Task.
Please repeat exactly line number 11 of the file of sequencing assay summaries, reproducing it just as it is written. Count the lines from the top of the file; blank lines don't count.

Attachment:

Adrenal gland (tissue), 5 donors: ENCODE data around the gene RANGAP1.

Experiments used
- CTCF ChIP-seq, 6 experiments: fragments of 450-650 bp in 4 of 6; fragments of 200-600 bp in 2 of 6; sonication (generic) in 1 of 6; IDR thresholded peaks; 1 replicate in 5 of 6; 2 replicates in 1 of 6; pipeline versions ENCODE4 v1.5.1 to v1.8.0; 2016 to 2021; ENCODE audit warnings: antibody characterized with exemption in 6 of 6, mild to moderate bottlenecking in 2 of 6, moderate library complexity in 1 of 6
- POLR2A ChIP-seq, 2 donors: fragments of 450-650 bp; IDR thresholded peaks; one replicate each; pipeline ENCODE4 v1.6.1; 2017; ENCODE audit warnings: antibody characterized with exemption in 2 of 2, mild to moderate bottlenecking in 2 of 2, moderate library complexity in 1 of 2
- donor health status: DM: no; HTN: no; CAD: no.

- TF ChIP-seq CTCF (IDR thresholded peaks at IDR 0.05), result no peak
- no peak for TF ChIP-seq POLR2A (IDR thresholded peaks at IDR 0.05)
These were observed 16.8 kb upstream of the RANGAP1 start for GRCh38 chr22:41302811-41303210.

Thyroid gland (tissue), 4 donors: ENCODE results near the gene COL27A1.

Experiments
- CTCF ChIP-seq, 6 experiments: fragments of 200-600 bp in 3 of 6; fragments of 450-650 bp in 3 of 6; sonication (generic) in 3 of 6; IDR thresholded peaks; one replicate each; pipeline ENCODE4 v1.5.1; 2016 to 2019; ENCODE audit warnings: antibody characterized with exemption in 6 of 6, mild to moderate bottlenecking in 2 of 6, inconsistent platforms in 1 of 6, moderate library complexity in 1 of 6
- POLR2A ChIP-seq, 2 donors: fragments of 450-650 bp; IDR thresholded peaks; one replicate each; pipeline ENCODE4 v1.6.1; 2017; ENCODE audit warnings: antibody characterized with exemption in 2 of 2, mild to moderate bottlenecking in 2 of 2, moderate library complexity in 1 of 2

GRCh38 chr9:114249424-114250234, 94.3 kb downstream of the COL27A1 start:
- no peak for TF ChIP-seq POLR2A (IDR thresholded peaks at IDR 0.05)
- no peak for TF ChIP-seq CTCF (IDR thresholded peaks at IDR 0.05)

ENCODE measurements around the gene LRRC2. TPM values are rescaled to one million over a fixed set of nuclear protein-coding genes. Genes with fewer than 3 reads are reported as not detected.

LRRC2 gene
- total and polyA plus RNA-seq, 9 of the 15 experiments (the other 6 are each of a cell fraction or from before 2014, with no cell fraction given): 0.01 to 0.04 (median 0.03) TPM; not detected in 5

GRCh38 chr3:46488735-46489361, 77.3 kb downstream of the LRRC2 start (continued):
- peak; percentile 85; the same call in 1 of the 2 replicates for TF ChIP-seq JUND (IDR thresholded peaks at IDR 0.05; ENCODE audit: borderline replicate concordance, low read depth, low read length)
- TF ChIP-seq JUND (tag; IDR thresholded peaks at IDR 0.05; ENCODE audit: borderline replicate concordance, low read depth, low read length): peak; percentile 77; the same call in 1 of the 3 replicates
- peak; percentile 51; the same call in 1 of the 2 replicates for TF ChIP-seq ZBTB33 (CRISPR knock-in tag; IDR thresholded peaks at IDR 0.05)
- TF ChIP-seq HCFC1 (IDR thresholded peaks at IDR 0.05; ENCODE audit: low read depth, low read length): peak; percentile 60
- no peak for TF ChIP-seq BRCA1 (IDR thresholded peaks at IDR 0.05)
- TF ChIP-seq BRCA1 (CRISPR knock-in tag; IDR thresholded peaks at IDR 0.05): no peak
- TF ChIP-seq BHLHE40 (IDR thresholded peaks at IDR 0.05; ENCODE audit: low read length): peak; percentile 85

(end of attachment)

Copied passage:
- CTCF ChIP-seq, 6 experiments: fragments of 200-600 bp in 3 of 6; fragments of 450-650 bp in 3 of 6; sonication (generic) in 3 of 6; IDR thresholded peaks; one replicate each; pipeline ENCODE4 v1.5.1; 2016 to 2019; ENCODE audit warnings: antibody characterized with exemption in 6 of 6, mild to moderate bottlenecking in 2 of 6, inconsistent platforms in 1 of 6, moderate library complexity in 1 of 6